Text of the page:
Mark: For one, I have never been to Laos. I personally never attempted because I cannot even speak Laotian. It scares me to go somewhere where I do not know how to survive, especially if I cannot communicate in the host language.  Secondly, being that I am told my parents are enemies of the state, I don't even think about it [trying to get Laotian citizenship]. 


Parviz: How did you make it to the United States?


Mark: As I mentioned earlier, we came to the U.S. on some sort of visa which was later confiscated. My mom attempted to renew it when she was told to renew the passport, but we were denied.


Parviz: When and how did you find out you are stateless? 


Mark: Growing up, I was curious about why it seemed like I would have to take additional steps beyond what my classmates were doing. It led me to do a little research, and I came upon the concept of being “stateless.” Later on, my sister thought it would be a good idea to have a free consultation with her lawyer. This is when he told us we were stateless. 


Parviz: Do you have trouble getting legal identification, driver license, your birth certificate, etc? 


Mark: I have copies of my birth certificate, and old passport that were confiscated. When I called the embassy about getting my document, they said I would need to go there in person, to Chicago which was about 7 hours from where I live. 


During the period after the 9/11 attacks, my family and I were not allowed outside of [U.S. state REDACTED] for more than 24 hours. At some point, this restriction was removed and we were allowed to travel within the United States. Luckily, I was able to get a legal identification card because in a previous immigration court hearing, we were granted work authorization.


This is why I say I have more privilege than other stateless people. With this privilege, I think I have a responsibility to make people aware that stateless people exist.


Parviz: Have you ever had a passport or travel document? 


Mark: Yes, I had a French travel document, which we used to travel to the United States, but France was not willing to renew it. 


Parviz: What’s your current status now in the United States? 


Mark: I have deferred action for childhood arrivals (“DACA”) so as of now, I am considered a stateless DACA recipient. 


Parviz: What are the biggest practical difficulties in day-to-day life for you as a stateless person? 


Mark: Education was probably the most time-consuming run around in circles that I’ve experienced so far in my life. 


Generally, I can name several instances of being rejected from banks, and loans, trying to apply for school, trying to figure out what certain organizations recognize my status as being.  I am told "You are considered international so go here” only to find out that I am not considered international and I need to go there. This happens almost every time to the point that I now explain my situation from the outset every time before I am sent to an office that sends me back and forth.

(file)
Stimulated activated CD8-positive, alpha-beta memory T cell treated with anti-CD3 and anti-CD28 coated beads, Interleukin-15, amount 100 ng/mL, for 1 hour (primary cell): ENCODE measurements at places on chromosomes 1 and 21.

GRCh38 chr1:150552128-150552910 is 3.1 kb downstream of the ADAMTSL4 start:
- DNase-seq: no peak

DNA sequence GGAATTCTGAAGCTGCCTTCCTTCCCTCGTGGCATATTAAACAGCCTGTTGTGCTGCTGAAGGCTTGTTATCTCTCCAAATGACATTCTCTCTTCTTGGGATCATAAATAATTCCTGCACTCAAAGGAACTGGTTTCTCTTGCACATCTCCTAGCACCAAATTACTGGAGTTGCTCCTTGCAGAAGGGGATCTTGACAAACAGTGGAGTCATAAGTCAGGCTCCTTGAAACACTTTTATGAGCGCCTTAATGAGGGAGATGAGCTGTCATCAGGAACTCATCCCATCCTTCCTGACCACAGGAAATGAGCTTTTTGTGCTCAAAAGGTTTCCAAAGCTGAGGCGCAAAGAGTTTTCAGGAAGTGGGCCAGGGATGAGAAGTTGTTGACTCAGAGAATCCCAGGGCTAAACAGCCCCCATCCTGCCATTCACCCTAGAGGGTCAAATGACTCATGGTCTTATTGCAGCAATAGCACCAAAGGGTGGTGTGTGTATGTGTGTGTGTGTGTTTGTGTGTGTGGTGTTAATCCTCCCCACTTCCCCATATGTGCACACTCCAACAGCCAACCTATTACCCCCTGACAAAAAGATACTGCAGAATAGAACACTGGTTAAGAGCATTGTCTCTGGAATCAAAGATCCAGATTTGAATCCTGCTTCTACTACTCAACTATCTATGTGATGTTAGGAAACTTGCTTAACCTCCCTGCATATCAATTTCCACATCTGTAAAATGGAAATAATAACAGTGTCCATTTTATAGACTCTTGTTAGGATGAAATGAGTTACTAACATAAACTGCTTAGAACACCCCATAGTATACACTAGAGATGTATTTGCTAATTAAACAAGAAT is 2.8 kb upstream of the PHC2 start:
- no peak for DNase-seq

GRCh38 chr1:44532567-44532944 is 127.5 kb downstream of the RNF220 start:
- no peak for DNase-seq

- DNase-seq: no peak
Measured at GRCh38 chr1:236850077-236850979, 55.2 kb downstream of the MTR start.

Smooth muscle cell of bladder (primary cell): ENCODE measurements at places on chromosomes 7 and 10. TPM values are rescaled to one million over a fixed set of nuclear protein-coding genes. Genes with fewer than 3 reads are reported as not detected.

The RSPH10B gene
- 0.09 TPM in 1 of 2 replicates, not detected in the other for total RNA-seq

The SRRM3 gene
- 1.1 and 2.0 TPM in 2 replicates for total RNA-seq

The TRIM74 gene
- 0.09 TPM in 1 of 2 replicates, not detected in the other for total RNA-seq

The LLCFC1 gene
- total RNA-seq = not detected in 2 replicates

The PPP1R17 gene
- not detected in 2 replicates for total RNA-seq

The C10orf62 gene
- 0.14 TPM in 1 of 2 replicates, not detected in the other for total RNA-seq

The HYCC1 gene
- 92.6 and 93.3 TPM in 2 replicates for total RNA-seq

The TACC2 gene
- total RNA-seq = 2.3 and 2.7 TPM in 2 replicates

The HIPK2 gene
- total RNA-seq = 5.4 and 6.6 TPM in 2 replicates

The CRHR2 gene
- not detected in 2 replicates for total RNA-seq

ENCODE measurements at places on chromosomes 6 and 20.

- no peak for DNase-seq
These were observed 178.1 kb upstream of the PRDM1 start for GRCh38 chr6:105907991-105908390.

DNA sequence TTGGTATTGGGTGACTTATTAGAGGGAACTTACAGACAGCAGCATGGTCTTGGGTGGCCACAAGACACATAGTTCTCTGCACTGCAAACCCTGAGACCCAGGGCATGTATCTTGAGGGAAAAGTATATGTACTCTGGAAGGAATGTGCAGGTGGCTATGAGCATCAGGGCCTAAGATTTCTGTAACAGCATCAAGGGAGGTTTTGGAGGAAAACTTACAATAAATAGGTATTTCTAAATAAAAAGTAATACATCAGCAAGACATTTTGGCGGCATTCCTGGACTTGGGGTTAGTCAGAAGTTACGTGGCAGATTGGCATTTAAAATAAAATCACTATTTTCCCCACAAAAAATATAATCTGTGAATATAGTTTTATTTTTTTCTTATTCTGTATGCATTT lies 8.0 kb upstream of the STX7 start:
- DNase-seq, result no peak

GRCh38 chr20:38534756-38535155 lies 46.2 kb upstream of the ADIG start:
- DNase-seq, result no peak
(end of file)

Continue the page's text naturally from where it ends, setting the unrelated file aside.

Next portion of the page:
Here is a bit of a timeline of my experiences trying to progress through life while being stateless: 



Army 


I tried to join the Army after I graduated from high school, and I was not allowed. I didn't ask why and gave up.


College


I applied for college, was accepted then told to complete my FAFSA if I still wanted to take classes. That kicked off the well familiar routine of being sent back and forth between different offices who didn’t know how to handle me. 


I graduated with a 4.0 in Psychology and completed research that I was able to submit as the primary author in the University of [REDACTED] journal, but I am constantly telling myself if I give up now I give up on other stateless people. My goal is to complete research surrounding stateless people and to bring awareness about international laws harming families of all kinds.


Working as a Student


When I applied for a job, I was told it's work-study. I go through the same run-around as above, with my college financial aid applications. Fortunately, the psychology department supervisor figured out how to hire me without having to go through international or FAFSA.


Bank Account 


When I apply to a bank to open an account, I’m told I’m not eligible. I try different banks until I’m accepted. I am later sent a letter saying if I don't show proof of certain legal documents [which I don’t have] that my account will be closed. My bank accounts have been closed about seven times over fifteen years. 


Health Insurance


I am told I cannot apply for health insurance, then I am told I can, then I am sent a letter saying if I don't show some proof then my insurance will end. This gives me the impression that I cannot get health insurance so I kind of give up for a while. 


Eventually, I ended up applying for health insurance through my school job (research for a sleep study) and it was approved. Keep in mind that throughout everything, I am constantly debating if I am wasting my time or not.